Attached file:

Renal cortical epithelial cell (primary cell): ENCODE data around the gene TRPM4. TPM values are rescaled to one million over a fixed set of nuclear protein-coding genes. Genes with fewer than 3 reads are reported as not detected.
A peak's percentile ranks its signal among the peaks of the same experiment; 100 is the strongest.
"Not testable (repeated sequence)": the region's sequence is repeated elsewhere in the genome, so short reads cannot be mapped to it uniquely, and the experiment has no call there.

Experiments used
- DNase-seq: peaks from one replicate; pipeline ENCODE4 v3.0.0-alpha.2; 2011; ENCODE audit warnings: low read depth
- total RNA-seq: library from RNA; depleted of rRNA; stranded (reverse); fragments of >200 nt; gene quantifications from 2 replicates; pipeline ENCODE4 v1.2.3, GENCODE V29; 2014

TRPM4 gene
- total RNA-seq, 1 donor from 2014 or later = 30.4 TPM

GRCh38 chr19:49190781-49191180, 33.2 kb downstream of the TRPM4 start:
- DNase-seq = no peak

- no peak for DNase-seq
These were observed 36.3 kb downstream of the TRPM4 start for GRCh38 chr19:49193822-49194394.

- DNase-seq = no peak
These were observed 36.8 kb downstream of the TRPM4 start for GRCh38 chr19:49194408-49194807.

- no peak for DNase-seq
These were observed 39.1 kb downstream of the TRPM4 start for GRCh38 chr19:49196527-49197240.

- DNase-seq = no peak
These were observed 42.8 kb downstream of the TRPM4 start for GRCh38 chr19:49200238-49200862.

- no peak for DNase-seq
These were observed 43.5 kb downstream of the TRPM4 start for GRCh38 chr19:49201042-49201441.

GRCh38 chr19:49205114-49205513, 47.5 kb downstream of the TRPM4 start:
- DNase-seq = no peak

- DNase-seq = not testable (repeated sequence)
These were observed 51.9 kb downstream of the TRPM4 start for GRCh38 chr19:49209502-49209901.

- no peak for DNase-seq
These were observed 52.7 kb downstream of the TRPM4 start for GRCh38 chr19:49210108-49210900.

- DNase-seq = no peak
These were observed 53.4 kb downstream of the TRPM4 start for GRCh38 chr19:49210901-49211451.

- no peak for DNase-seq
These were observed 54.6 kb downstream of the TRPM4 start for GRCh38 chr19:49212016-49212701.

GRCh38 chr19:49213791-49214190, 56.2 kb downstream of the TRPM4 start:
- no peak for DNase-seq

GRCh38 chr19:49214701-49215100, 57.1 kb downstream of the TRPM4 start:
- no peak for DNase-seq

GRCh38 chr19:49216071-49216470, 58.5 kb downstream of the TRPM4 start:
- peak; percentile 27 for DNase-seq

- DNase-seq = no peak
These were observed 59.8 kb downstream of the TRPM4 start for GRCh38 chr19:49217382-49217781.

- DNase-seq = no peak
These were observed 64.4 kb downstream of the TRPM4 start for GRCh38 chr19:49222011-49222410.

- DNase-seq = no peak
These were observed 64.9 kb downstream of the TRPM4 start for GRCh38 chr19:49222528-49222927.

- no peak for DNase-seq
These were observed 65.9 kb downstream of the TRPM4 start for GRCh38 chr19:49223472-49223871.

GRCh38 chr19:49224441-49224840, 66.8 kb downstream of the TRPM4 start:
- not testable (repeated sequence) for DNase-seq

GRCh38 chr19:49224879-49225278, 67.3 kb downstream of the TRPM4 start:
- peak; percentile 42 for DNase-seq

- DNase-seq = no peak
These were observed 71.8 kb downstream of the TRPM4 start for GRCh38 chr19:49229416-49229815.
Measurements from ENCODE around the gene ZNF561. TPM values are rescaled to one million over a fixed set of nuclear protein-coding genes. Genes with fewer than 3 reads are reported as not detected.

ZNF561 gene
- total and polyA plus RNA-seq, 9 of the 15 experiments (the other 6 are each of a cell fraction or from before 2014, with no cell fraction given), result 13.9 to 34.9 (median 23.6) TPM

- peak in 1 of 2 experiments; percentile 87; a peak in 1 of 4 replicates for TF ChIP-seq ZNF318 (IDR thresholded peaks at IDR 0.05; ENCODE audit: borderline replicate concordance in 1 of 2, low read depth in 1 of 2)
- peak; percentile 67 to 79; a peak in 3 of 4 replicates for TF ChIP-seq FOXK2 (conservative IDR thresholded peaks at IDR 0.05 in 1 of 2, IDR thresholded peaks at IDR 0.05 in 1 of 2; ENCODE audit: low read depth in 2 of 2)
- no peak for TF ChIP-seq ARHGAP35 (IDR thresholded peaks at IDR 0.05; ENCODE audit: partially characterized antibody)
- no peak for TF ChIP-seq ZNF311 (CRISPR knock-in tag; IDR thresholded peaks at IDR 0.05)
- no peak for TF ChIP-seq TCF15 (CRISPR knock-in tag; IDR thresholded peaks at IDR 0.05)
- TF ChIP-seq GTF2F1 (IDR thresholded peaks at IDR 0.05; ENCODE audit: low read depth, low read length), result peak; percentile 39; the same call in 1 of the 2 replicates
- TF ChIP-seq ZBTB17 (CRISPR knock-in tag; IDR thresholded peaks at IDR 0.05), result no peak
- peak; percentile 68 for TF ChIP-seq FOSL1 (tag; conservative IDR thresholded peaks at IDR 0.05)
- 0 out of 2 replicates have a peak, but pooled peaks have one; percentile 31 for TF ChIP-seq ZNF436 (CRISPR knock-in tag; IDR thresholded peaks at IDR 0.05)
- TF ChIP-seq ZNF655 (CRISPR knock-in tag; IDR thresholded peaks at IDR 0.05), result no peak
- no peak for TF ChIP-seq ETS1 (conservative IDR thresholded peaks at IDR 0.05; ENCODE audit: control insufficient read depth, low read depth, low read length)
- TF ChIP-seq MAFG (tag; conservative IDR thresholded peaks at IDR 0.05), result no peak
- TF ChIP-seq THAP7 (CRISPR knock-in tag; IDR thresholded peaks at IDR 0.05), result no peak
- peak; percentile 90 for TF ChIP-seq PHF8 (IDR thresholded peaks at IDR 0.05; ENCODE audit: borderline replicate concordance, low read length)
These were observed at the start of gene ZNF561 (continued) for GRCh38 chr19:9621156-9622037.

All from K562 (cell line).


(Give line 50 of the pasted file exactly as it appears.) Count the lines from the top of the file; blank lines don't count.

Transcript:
These were observed 71.8 kb downstream of the TRPM4 start for GRCh38 chr19:49229416-49229815.